Jay Allen Sanford 1 p.m., May 4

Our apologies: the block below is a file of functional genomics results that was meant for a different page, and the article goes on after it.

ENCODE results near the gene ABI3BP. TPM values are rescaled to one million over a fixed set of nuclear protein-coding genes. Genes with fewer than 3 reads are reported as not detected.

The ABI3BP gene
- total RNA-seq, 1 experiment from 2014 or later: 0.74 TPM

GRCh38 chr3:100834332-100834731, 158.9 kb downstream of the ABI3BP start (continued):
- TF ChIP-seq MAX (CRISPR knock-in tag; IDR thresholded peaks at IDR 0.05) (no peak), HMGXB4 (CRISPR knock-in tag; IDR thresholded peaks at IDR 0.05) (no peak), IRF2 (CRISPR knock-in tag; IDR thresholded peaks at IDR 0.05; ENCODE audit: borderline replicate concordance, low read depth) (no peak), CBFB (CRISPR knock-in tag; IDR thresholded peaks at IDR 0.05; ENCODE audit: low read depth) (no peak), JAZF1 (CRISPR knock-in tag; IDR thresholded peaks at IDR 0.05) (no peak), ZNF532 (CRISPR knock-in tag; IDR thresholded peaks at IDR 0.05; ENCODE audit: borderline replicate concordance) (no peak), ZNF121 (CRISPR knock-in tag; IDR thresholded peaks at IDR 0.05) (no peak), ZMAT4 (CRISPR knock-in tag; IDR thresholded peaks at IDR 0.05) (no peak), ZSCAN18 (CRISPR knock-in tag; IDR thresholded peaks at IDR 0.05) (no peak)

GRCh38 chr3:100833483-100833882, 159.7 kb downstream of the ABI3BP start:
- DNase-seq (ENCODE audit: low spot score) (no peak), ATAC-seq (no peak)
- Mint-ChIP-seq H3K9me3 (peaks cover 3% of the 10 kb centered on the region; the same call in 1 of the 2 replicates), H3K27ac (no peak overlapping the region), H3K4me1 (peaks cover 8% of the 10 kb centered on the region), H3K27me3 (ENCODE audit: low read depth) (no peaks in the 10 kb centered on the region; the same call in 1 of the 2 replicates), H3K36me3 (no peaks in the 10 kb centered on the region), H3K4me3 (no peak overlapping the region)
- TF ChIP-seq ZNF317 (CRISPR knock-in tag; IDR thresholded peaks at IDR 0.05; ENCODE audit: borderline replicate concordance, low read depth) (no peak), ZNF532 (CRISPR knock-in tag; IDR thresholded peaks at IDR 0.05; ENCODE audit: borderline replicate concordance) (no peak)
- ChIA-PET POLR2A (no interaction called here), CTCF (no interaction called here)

Writer/director/producer Jordan Peele is a smart, ambitious, skilled filmmaker. All three qualities are on display in his second effort — the story of a vacationing family whose members find themselves set upon by scissor-wielding doppelgängers — but that doesn’t quite make it a successful film. The final reveal feels too clever by half, the sort of thing that makes things less compelling upon further consideration instead of more. There are perhaps two or three themes too many — divine punishment, the divided self, our divided nation, even scientific overreach — for a film that is this heavy on fights and chases. And while it’s delightful to get clues as to what lies ahead from the opening shot — a commercial for Hands Across America to end hunger playing on a TV flanked by VHS tapes for C.H.U.D., Goonies, and A Nightmare on Elm Street — the symbolism eventually starts to feel intrusive, even academic. The result is bloody but weirdly bloodless, a sort of thinky exercise in horror filmmaking. There’s more juice in the laughs here than the scares, from the goofy way the “shadow people” parody their exemplars, to the groanworthy gag involving a botched Smart Home command. Still, there are exceptions: Lupita Nyong’o and Elisabeth Moss do fine, unnerving work in both their regular and irregular incarnations. Overall, it gives the impression of being a thoughtful crowd-pleaser, a combination which should be more than enough to grant Peele another shot at this sort of thing if he wants one. 2019.